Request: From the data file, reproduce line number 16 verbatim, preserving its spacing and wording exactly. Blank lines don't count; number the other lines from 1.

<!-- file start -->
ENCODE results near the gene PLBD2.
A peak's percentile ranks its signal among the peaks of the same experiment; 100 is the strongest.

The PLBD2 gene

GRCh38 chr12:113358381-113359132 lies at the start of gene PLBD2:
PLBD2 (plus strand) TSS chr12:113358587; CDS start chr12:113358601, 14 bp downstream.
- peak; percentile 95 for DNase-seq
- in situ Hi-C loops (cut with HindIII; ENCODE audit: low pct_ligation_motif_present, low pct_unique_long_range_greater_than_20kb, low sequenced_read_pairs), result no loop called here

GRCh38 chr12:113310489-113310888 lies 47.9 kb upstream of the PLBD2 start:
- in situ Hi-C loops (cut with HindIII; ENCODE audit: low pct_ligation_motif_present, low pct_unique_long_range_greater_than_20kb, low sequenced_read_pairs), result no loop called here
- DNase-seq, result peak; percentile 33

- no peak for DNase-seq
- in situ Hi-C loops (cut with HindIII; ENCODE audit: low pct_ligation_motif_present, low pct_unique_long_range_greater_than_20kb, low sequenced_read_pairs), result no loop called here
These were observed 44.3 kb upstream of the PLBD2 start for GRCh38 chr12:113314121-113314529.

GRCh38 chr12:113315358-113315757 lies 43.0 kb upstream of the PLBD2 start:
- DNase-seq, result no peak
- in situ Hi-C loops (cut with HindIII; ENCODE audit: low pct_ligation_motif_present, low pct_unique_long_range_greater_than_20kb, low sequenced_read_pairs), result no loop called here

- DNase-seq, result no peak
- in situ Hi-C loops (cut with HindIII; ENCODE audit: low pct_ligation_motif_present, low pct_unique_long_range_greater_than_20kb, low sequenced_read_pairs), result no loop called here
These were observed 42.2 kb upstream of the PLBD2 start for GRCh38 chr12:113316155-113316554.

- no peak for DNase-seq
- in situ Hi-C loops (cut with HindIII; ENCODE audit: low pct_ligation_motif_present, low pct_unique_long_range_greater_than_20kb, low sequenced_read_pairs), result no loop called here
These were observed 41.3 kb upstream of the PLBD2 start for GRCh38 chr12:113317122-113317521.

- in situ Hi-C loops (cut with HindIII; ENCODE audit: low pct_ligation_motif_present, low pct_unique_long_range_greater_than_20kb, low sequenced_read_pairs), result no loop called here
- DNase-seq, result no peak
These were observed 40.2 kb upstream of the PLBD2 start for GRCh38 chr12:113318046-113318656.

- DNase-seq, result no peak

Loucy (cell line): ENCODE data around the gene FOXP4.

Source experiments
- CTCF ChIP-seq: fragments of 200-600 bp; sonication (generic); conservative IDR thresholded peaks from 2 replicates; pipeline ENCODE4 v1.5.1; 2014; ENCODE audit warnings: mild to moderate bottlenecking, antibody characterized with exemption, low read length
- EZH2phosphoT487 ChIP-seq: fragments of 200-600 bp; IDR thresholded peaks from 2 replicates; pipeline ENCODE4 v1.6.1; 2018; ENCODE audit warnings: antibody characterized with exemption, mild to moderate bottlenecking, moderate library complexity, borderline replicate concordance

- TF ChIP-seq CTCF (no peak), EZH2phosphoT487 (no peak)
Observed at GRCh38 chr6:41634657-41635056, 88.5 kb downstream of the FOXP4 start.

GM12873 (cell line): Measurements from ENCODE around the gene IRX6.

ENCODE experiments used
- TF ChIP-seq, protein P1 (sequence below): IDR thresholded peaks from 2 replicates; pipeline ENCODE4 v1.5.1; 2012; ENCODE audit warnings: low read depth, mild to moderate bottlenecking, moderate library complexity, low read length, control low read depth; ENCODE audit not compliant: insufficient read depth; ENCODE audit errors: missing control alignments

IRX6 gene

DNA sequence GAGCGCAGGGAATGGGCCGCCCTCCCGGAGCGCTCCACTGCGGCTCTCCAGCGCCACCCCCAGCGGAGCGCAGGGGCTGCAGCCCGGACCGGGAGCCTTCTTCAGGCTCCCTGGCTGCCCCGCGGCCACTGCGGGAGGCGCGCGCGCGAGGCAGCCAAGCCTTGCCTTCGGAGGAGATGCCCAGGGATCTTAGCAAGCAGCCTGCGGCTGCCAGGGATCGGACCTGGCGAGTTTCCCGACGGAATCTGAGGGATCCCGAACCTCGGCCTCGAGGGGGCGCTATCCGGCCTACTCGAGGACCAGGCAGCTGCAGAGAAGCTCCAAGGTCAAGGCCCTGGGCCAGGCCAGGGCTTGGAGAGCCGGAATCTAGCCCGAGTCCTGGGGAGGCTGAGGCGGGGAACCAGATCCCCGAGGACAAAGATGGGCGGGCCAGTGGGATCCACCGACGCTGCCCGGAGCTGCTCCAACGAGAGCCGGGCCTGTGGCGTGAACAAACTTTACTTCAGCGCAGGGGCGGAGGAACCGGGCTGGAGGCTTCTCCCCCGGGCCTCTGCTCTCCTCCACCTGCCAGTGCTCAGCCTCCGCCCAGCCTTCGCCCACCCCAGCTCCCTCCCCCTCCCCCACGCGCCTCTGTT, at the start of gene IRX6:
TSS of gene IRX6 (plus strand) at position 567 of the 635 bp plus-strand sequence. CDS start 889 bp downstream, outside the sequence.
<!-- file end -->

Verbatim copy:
- in situ Hi-C loops (cut with HindIII; ENCODE audit: low pct_ligation_motif_present, low pct_unique_long_range_greater_than_20kb, low sequenced_read_pairs), result no loop called here